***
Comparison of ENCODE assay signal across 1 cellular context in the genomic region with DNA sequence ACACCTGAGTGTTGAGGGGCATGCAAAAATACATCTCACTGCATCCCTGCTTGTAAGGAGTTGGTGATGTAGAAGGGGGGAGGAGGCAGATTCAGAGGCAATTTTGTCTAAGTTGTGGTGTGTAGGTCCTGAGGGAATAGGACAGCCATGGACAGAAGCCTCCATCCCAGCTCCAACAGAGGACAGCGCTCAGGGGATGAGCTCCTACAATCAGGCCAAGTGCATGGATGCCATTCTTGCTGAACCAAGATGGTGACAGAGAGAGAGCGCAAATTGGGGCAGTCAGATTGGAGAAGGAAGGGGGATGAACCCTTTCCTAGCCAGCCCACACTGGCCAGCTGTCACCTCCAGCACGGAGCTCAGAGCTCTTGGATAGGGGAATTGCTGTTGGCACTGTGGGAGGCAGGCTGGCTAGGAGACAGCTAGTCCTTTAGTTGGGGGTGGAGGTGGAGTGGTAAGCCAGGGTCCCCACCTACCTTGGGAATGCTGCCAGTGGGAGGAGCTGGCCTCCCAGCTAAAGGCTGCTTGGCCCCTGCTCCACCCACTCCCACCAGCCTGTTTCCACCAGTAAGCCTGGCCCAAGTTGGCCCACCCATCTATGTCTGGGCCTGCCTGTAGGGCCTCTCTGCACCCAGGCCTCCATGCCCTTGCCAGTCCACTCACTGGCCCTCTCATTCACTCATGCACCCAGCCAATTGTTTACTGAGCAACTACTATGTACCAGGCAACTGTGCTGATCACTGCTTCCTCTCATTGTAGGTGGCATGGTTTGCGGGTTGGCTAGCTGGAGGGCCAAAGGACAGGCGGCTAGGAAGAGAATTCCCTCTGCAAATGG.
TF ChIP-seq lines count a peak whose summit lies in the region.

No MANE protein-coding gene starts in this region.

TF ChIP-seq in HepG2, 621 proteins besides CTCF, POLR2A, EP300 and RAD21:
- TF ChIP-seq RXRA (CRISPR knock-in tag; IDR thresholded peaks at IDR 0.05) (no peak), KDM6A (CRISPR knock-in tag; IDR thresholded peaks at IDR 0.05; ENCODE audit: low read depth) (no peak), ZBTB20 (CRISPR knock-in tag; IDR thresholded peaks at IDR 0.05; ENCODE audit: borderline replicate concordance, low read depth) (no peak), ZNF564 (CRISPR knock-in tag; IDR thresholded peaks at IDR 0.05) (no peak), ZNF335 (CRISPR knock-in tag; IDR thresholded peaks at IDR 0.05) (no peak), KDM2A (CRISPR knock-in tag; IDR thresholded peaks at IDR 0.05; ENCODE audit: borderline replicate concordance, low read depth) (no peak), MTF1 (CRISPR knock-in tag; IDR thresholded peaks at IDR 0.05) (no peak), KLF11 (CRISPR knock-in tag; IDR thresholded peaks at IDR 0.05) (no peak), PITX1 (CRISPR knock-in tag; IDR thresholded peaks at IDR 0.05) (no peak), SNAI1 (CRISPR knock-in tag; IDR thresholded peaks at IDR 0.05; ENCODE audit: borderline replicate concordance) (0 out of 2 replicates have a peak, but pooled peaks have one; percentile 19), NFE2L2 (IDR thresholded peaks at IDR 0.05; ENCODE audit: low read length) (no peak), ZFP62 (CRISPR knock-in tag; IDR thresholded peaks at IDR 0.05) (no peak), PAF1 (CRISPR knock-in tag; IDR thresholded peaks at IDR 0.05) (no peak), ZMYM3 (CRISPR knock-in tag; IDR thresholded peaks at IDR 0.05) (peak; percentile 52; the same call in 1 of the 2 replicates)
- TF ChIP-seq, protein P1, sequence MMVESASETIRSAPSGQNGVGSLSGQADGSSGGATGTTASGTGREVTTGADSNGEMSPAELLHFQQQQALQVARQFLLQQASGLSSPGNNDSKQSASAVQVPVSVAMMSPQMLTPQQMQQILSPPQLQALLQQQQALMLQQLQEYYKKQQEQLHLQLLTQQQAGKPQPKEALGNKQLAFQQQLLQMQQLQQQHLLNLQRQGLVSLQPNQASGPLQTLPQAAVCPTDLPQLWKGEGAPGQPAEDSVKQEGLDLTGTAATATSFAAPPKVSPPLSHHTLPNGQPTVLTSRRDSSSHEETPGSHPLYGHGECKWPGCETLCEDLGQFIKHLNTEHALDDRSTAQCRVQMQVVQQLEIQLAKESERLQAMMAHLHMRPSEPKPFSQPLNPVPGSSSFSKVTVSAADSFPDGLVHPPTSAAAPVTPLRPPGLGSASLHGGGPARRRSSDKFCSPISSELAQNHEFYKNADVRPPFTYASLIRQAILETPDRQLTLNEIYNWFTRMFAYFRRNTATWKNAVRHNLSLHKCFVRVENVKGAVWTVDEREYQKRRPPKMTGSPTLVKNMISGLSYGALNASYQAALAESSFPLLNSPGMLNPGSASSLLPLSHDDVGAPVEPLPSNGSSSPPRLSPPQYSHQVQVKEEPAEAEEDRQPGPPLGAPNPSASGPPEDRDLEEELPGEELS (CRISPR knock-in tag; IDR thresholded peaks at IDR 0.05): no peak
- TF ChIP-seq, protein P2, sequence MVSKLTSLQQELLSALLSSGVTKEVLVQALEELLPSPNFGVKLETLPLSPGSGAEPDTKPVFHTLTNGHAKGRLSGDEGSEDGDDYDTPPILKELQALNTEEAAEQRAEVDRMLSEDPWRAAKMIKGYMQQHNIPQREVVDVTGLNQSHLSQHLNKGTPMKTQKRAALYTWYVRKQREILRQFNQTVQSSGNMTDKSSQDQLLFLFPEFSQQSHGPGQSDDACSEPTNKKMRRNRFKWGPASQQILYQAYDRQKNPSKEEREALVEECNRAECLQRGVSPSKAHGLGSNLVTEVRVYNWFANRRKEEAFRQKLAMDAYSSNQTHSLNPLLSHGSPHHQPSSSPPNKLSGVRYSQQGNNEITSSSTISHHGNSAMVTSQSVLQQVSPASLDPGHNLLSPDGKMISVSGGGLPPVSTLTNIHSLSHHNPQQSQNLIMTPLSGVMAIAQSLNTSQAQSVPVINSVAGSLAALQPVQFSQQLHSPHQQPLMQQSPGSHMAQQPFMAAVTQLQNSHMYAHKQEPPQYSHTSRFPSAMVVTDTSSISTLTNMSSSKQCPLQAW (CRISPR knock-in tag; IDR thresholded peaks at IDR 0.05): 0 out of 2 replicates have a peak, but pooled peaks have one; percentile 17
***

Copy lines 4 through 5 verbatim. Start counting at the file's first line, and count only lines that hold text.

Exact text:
TF ChIP-seq in HepG2, 621 proteins besides CTCF, POLR2A, EP300 and RAD21:
- TF ChIP-seq RXRA (CRISPR knock-in tag; IDR thresholded peaks at IDR 0.05) (no peak), KDM6A (CRISPR knock-in tag; IDR thresholded peaks at IDR 0.05; ENCODE audit: low read depth) (no peak), ZBTB20 (CRISPR knock-in tag; IDR thresholded peaks at IDR 0.05; ENCODE audit: borderline replicate concordance, low read depth) (no peak), ZNF564 (CRISPR knock-in tag; IDR thresholded peaks at IDR 0.05) (no peak), ZNF335 (CRISPR knock-in tag; IDR thresholded peaks at IDR 0.05) (no peak), KDM2A (CRISPR knock-in tag; IDR thresholded peaks at IDR 0.05; ENCODE audit: borderline replicate concordance, low read depth) (no peak), MTF1 (CRISPR knock-in tag; IDR thresholded peaks at IDR 0.05) (no peak), KLF11 (CRISPR knock-in tag; IDR thresholded peaks at IDR 0.05) (no peak), PITX1 (CRISPR knock-in tag; IDR thresholded peaks at IDR 0.05) (no peak), SNAI1 (CRISPR knock-in tag; IDR thresholded peaks at IDR 0.05; ENCODE audit: borderline replicate concordance) (0 out of 2 replicates have a peak, but pooled peaks have one; percentile 19), NFE2L2 (IDR thresholded peaks at IDR 0.05; ENCODE audit: low read length) (no peak), ZFP62 (CRISPR knock-in tag; IDR thresholded peaks at IDR 0.05) (no peak), PAF1 (CRISPR knock-in tag; IDR thresholded peaks at IDR 0.05) (no peak), ZMYM3 (CRISPR knock-in tag; IDR thresholded peaks at IDR 0.05) (peak; percentile 52; the same call in 1 of the 2 replicates)